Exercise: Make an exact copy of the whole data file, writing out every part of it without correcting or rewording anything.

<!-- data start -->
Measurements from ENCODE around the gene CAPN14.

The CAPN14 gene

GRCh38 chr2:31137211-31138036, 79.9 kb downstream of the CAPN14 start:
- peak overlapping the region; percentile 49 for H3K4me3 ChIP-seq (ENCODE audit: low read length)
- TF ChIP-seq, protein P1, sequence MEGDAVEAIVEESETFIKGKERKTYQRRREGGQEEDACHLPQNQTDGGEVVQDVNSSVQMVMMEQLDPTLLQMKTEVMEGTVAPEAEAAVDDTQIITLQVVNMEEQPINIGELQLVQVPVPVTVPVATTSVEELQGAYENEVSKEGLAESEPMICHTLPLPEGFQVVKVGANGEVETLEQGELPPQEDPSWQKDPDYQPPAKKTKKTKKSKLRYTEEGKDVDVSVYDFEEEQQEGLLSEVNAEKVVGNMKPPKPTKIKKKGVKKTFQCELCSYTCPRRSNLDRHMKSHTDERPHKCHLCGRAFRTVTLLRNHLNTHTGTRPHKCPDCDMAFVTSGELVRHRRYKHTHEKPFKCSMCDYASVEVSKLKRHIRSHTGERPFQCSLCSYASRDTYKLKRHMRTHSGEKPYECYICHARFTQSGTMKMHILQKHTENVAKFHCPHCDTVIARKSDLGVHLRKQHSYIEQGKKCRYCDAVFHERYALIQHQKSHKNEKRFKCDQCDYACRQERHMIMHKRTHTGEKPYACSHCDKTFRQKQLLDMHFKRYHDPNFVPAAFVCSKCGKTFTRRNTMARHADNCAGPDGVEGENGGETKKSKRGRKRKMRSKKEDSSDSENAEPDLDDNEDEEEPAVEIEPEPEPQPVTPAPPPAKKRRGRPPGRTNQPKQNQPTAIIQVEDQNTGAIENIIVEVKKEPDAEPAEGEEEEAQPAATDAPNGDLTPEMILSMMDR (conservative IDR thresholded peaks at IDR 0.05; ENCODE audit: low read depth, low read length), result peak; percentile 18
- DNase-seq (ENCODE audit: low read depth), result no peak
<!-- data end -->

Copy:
Measurements from ENCODE around the gene CAPN14.

The CAPN14 gene

GRCh38 chr2:31137211-31138036, 79.9 kb downstream of the CAPN14 start:
- peak overlapping the region; percentile 49 for H3K4me3 ChIP-seq (ENCODE audit: low read length)
- TF ChIP-seq, protein P1, sequence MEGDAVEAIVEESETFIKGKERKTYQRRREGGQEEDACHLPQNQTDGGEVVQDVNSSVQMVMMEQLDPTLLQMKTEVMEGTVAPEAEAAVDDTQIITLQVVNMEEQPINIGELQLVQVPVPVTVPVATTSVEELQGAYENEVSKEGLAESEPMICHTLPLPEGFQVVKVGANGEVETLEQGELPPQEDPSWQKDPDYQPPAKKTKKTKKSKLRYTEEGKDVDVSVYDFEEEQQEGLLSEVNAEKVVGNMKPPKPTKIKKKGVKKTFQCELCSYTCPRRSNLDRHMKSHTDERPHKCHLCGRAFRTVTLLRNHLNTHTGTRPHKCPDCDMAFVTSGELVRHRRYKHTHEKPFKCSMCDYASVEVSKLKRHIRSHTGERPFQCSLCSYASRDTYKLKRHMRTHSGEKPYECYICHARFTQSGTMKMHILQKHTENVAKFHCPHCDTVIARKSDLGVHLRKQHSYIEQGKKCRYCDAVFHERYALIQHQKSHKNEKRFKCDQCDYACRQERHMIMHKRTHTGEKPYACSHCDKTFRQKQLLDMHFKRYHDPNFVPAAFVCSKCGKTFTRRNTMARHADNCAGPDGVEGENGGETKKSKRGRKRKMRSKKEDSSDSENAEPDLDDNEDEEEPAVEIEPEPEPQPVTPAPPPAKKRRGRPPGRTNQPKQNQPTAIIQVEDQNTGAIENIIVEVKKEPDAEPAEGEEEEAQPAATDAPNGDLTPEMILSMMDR (conservative IDR thresholded peaks at IDR 0.05; ENCODE audit: low read depth, low read length), result peak; percentile 18
- DNase-seq (ENCODE audit: low read depth), result no peak